beef, stock, thrifty, marrow, bones, frugal, living, life, cooking, food

Regardless of whether it is freshly made or in cube form, stock is an essential part of many meals, particularly soups, stews, casseroles and broths. Of course, there isn’t always time enough to make one’s own stock, but when one can find a few minutes it is certainly a worthwhile undertaking. It has the power to bring food alive – it’s not difficult to distinguish between freshly made stock and the slightly suspect supermarket hexahedron.

The local butcher will forever be one’s foremost ally in the pursuit of cracking homemade stock. As you might have guessed, a frequent by-product of their line of work is a hefty supply of animal bones. These are virtually worthless in monetary terms – mere superfluities to most meat eaters – but they do make for jolly tasty stock. So, simply pop down to your local butcher and ask for some stock bones (pork, lamb, beef… whatever) and you’ll almost certainly walk away with a clutch of bones, full of delicious marrow ready to add richness to anything it touches. Now, that really is frugal!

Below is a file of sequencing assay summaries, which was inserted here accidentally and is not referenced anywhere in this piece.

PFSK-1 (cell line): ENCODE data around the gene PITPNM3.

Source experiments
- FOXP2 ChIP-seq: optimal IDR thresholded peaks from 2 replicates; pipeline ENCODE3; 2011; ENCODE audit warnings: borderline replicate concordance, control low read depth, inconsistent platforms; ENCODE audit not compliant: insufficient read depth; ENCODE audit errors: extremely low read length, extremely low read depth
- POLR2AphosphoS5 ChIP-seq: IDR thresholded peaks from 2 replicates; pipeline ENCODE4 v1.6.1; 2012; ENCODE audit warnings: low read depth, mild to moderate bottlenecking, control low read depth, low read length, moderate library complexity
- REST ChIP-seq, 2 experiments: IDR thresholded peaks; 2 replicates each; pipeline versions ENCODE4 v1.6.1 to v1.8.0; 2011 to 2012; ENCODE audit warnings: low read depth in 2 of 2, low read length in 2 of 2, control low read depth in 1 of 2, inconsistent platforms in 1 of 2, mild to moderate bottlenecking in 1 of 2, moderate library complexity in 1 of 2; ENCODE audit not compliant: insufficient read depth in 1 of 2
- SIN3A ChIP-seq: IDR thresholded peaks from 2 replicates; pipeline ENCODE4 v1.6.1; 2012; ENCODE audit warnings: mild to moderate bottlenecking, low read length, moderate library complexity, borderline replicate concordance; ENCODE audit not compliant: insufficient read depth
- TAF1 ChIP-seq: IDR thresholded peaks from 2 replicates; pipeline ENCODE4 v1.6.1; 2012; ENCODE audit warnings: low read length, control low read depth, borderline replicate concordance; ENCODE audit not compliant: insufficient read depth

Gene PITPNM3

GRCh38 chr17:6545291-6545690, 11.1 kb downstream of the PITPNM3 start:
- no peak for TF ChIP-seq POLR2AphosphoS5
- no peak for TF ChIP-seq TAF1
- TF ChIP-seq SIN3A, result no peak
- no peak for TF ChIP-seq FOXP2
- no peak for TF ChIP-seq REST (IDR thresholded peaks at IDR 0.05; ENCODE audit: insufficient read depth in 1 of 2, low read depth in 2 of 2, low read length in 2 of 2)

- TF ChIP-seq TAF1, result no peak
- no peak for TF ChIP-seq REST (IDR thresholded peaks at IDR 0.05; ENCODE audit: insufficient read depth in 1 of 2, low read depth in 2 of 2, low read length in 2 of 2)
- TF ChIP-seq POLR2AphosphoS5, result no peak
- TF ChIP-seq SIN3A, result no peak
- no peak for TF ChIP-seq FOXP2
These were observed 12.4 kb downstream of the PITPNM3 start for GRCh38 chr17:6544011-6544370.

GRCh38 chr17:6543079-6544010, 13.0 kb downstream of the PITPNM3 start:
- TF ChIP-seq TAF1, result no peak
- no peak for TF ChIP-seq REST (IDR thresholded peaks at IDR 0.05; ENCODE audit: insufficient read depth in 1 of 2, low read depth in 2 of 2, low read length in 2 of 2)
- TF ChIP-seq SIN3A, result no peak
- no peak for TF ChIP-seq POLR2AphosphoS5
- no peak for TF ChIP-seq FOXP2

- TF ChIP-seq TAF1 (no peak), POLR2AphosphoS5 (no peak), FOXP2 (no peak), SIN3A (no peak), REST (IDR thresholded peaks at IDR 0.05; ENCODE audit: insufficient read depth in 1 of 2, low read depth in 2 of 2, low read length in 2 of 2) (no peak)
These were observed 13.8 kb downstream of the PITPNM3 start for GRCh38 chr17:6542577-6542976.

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During the last few months, I believe FrugalFeeding has undergone a reasonably subtle change of direction. If asked for a synonym of the word ‘frugal’, I believe most people would, somewhat wrongly, pluck the word ‘cheap’ from their vocabulary. However, the word frugal is slightly more nuanced than its usual usage might suggest. As the tagline for this blog might suggest, a rather more suitable synonym would be ‘economical’. I believe this recipe encapsulates my slight change in thinking really rather well. Olive tapenade is unlikely to win any awards for being the cheapest, or most necessary, culinary creation. However, this recipe provides an economical solution to one’s desire to indulge in this rather punchy side-dish. If bought at a supermarket, tapenade bears a rather exorbitant price. A price which no man, or indeed woman, in their right mind would be happy to pay. Make tapenade at home, however, and one’s monetary misdemeanour is lessened somewhat. This means that although money has been spent on something which isn’t necessarily necessary, the refusal to buy sub-par and overpriced tapenade has resulted in sound economic policy. Congratulations, you are now on your way to becoming Chancellor of the Exchequer – a position which is perhaps less esteemed than it was in the days of Gladstone.

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